Secret to picking best books for kids

I’m going to let you in on a secret. And it’s a biggie. Getting kids to read is simple, really. Astonishingly so, in fact. And I am going to share it with you, now.

Ready? You have to pick the right books.

Books they’ll enjoy. Books at their reading level. Books that cater to their interests, not yours.

I know that’s hard to do! How many times have I caught myself saying: You’ll LOVE this book, it was my favorite when I was your age! Only to have them gawk at the cover or title, read the summary and say ‘Puulllease, mom’. Ok, so maybe some of Judy Blumes titles aren’t ideal for my two tween boys…

So how does one help a possibly reluctant reader pick a book he or she won’t want to put down? Here are my top tried and tested, sure-fire ways to get your kids reading:

  1. Reading-Rewards.com (Book Recommendations tab) Well, you had to know I’d tell you to check out Reading Rewards, right? But I bet you didn’t know that beyond being a really cool online reading log and earning rewards, there’s a Book Recommendations tab that’s full of great reading suggestions. Here’s what you’ll find:
    • Most Popular Books on Reading Rewards, as logged by our almost 5,000 users. Click through to read member reviews!
    • Books members liked: This tab allows you to make selections by age and gender, and see what members like you have enjoyed. A random selection, but you may find some great surprises! Click through to get a synopsis and reader reviews.
    • Books my friends are reading: If you’ve connected to friends on Reading Rewards, click here to see what they are currently reading. My boys tend to enjoy a lot of the same books their friends do, so this is one we check a lot.
    • Similar to me! Give this tab a bit of time to gather it’s results, but it’s a good one. We’ll search through our members’ libraries, and see if any match yours on at least a couple of books. See what else they’ve read and enjoyed for some great recommendations!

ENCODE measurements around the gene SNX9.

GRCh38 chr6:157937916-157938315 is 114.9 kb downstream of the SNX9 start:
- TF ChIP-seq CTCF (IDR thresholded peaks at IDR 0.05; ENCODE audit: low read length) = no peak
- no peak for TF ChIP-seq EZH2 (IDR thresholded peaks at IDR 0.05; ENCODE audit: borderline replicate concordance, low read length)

2. Your librarian. Best books for kidsNothing beats a good librarian for great book recommendations. I’ve spent hours Googling and Binging, compiling annotated book lists, only to walk into my local library, ask a few questions, and get some GREAT suggestions. Our librarian asked me a little bit about my son, his interests, the kinds of books he’s enjoyed, and rattled off a ton of titles and explained why she thought he’d enjoy them. Not only was it a lot quicker than all the Internet searching I’d been doing, but it was so nice to actually speak to somebody so knowledgeable who cared about my son’s reading.
  3. Pam Allyn’s Best Books for Boys. Pam Allyn is the Executive Director and Best books for boysfounder of LitWorld, a global organization advocating for children’s rights as readers, writers and learners. She has recently written and released a fabulous resource for parents and teachers, called Pam Allyn’s Best Books for Boys. I recently reviewed the book, and highly recommend it if you have any reluctant reader boys. The annotated book list at the end is where she offers up fantastic book recommendations that won’t miss.